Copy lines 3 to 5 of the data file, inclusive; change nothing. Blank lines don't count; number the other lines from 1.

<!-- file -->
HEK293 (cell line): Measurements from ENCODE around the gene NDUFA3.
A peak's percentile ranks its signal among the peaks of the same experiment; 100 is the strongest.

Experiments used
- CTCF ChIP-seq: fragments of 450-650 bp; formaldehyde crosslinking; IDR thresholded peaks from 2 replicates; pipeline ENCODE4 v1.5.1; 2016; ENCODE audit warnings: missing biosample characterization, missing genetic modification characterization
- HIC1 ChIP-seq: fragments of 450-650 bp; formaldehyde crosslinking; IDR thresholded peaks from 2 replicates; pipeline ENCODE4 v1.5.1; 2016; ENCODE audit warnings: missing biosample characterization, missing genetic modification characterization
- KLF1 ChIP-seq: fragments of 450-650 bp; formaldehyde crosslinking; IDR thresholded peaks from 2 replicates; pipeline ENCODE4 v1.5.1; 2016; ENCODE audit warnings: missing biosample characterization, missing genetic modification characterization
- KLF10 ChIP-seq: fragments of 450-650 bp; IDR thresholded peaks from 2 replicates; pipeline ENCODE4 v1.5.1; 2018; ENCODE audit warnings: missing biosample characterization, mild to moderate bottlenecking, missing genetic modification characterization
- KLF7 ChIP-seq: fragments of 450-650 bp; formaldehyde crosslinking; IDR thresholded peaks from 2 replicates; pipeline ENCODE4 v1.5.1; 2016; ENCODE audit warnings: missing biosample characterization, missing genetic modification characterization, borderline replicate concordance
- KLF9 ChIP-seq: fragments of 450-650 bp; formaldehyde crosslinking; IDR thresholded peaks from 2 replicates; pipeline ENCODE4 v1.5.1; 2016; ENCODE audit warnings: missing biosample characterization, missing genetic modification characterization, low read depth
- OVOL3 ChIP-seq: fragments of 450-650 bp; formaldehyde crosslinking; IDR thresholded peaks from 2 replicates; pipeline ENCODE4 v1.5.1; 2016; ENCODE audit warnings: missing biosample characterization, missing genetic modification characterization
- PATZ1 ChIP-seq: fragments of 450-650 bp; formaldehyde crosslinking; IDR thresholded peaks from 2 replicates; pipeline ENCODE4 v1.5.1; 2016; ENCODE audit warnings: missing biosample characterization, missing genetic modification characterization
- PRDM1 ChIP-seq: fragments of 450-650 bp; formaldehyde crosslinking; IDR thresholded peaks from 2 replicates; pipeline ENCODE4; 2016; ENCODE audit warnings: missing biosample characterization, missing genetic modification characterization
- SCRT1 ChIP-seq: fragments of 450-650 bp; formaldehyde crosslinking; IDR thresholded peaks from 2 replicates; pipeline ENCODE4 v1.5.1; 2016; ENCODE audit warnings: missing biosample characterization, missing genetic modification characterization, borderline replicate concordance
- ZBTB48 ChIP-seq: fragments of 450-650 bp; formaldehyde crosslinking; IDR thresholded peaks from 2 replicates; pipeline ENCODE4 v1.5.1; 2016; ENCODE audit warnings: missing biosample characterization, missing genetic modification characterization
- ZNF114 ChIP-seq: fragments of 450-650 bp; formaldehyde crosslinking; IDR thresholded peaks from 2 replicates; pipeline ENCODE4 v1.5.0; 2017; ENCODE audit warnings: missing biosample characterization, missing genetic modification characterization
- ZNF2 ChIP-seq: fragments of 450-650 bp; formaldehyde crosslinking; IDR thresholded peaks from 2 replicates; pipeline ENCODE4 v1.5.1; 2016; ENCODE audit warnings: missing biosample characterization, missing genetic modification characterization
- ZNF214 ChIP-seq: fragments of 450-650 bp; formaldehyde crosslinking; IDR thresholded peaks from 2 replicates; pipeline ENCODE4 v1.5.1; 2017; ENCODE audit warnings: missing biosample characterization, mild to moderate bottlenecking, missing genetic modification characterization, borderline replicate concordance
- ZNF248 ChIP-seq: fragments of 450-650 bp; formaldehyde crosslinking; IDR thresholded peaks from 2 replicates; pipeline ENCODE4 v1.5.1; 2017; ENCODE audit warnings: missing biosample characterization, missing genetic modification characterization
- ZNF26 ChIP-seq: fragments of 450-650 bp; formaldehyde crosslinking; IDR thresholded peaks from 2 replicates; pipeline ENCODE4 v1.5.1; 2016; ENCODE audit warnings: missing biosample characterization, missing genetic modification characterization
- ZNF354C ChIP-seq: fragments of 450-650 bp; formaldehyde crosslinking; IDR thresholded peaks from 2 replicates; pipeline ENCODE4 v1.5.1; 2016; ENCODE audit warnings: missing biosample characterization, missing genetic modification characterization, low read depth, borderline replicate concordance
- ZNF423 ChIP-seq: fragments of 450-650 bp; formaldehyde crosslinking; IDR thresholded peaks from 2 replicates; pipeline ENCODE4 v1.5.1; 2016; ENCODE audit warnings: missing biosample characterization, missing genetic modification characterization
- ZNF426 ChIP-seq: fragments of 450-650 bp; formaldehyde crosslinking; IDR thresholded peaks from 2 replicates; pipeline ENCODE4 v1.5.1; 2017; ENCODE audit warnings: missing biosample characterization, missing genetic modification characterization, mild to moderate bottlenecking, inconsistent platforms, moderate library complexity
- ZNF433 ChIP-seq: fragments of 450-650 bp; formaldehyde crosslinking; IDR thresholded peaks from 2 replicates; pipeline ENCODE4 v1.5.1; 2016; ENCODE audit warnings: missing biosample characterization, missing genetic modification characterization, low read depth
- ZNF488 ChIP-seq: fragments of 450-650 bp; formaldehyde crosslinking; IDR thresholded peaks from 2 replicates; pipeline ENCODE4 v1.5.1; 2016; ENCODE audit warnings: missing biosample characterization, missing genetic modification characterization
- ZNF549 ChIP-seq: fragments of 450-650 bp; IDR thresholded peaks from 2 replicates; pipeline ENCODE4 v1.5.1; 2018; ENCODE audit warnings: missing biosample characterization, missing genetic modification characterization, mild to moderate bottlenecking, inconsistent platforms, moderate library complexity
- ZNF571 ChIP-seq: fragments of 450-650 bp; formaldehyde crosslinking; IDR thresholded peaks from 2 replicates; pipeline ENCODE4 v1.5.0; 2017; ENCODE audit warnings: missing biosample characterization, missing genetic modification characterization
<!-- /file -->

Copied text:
Experiments used
- CTCF ChIP-seq: fragments of 450-650 bp; formaldehyde crosslinking; IDR thresholded peaks from 2 replicates; pipeline ENCODE4 v1.5.1; 2016; ENCODE audit warnings: missing biosample characterization, missing genetic modification characterization
- HIC1 ChIP-seq: fragments of 450-650 bp; formaldehyde crosslinking; IDR thresholded peaks from 2 replicates; pipeline ENCODE4 v1.5.1; 2016; ENCODE audit warnings: missing biosample characterization, missing genetic modification characterization